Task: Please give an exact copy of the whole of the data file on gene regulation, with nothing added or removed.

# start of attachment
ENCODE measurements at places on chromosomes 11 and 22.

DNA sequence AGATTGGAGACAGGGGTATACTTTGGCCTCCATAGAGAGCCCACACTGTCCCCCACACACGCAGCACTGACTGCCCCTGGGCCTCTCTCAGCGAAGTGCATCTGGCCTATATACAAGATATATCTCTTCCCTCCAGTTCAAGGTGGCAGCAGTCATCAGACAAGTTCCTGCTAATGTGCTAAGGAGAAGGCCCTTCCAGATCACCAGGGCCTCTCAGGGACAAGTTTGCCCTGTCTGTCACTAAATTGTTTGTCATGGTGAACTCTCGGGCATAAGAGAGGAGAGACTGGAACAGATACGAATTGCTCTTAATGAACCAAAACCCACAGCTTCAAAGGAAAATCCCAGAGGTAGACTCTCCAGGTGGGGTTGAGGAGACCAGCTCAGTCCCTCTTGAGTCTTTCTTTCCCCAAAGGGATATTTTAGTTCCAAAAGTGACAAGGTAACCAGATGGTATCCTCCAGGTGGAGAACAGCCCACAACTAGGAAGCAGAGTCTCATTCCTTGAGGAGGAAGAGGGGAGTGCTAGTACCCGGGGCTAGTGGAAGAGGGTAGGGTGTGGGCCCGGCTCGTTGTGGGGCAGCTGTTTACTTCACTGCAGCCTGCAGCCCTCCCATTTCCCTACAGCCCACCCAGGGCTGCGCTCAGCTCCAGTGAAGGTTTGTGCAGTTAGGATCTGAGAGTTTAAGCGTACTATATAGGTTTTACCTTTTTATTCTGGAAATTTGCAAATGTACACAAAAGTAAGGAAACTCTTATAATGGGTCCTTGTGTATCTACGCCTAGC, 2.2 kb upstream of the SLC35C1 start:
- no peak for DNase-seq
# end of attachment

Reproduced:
ENCODE measurements at places on chromosomes 11 and 22.

DNA sequence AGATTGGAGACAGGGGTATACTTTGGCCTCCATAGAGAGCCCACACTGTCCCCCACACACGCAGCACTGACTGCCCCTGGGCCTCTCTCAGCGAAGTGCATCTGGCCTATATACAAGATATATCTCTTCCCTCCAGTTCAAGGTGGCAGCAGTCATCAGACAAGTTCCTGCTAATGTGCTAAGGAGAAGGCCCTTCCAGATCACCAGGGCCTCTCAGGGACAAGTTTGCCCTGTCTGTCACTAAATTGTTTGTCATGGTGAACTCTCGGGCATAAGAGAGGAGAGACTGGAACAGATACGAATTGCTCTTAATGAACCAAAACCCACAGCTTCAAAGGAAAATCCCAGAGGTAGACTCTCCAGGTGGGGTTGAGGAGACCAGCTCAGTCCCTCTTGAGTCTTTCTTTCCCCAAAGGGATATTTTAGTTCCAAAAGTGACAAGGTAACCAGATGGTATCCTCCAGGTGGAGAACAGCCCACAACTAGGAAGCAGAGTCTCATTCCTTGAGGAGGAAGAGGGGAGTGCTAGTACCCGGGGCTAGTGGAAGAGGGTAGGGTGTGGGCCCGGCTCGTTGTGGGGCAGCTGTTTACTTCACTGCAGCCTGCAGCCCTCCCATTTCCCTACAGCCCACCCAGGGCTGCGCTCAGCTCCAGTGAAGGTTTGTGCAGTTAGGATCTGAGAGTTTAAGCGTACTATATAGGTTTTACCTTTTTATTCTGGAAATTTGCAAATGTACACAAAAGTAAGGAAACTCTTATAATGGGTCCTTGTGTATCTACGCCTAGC, 2.2 kb upstream of the SLC35C1 start:
- no peak for DNase-seq